Commentary Prior to the Orchard Circle case, the authority regarding the validity period of Form D, was the Court of Appeal’s decision in Pengarah Tanah dan Galian Negeri Kedah & Anor v Emico Development Sdn Bhd. In Emico, the Section 8 declaration was published on 3.8.1995 and an award was made on 18.9.1995. On 3.8.1996, the said award was quashed. A second enquiry was held on 4.8.1997 and a second award was made on 6.8.1997. The Court of Appeal held that the 2-year period had expired on 3.8.1997. In the circumstances, the second award was late by 3 days and the High Court was correct in quashing the second award as well as the compulsory acquisition that took place in consequence of the declaration. The Court of Appeal held:
“…The legislative purpose was obviously to put an end to uncertainty and protracted litigation resulting from long delays between the publication of a declaration in the gazette and the making of an award of compensation. The position today is that a declaration under s.8(1) lapses and becomes ineffective by effluxion of time if no award is made within two years from the date of its publication in the gazette.”
Notwithstanding the decision in Orchard Circle, one may take the view that Emico continues to represent the general rule that, a Form D declaration will lapse if no award of compensation was made within 2 years from the date of its publication in the Gazette. In our view, Emico’s interpretation of Section 8(4) is eminently right because the Act is a law that derogates individual’s constitutional and fundamental right to property. It is trite law that provisos that limit or derogate such right must be read restrictively and given strict and narrow constructions, see the Federal Court’s decision in Lee Kwan Woh v Public Prosecutor.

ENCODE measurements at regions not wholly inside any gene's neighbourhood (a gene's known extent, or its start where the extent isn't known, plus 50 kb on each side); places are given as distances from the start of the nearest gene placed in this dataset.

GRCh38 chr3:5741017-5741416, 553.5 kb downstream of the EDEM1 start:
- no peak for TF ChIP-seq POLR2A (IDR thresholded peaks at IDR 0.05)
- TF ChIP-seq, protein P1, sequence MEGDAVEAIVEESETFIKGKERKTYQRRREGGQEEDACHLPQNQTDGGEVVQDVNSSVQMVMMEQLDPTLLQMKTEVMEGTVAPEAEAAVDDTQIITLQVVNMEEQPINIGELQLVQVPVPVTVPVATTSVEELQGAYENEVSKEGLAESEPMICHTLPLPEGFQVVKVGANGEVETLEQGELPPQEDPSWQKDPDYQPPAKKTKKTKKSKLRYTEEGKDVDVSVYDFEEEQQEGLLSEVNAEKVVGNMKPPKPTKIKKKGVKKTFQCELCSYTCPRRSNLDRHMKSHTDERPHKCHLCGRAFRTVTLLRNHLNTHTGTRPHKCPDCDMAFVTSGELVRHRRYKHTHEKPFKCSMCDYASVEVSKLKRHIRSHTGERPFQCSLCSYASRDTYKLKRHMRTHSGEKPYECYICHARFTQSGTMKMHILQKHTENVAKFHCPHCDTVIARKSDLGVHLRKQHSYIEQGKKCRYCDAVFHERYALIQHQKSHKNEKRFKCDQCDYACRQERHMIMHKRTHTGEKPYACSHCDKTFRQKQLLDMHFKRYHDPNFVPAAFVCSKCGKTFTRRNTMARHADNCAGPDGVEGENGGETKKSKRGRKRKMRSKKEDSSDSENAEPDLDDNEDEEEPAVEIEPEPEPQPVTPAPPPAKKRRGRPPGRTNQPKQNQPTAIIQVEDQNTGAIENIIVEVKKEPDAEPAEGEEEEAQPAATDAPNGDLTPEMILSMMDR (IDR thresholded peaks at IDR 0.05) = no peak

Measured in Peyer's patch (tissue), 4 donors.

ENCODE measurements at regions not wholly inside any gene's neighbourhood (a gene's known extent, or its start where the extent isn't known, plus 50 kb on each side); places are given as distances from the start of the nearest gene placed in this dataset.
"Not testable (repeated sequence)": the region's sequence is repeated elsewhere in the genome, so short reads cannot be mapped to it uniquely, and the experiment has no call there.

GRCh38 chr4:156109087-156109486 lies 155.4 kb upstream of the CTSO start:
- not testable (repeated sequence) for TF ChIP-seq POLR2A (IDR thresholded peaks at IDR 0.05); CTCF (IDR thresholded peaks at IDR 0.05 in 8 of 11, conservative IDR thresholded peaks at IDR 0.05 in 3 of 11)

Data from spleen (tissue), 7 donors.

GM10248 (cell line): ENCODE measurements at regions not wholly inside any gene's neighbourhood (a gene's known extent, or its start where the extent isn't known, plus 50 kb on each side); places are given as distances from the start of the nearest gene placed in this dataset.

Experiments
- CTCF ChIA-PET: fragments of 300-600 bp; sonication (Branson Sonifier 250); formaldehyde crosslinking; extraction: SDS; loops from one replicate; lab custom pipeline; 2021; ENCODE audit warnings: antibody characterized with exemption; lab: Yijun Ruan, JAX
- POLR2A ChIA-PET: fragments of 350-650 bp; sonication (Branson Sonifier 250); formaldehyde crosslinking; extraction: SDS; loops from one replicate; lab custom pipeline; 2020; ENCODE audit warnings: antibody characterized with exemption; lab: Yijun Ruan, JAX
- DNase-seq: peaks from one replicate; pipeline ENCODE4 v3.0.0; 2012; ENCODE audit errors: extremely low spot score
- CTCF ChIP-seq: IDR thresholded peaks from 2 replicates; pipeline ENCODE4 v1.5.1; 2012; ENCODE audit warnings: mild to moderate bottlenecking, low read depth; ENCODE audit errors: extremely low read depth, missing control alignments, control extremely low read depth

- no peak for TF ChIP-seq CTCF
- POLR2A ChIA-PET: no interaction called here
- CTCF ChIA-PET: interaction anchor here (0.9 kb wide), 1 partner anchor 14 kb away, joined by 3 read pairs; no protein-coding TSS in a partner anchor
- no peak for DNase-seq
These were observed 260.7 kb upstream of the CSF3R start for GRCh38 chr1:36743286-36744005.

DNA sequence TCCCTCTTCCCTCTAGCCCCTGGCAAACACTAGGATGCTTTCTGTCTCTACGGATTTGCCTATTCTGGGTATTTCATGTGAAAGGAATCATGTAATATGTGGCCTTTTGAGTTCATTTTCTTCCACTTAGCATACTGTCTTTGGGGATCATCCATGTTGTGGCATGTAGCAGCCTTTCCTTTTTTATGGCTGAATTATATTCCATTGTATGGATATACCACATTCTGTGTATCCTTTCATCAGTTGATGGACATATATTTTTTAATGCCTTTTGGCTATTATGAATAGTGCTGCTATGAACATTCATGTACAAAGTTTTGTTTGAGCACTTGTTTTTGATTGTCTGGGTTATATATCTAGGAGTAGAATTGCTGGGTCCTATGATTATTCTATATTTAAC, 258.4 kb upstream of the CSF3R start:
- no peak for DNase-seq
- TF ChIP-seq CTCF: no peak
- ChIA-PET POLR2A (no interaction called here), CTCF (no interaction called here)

The Federal Court in Orchard Circle did not overrule or disapprove Emico, but merely distinguished it factually. As such, the principle in Orchard Circle regarding the validity period of a Form D under Section 8(4), will likely only apply in exceptional circumstances.
The exceptional facts in Orchard Circle are obvious, namely, it took 7 years for the High Court to resolve the first judicial review application and during this lengthy period, a highway was allowed to be constructed on the land and has been operating since.
With the introduction of the Rules of Court 2012 which contains elaborate provisions on pre-trial case management, court actions are almost always disposed of justly, economically and expeditiously. In the circumstances, facts similar to those in Orchard Circle will hardly arise – and this will further limit the application of the principle in Orchard Circle.
February 9, 2021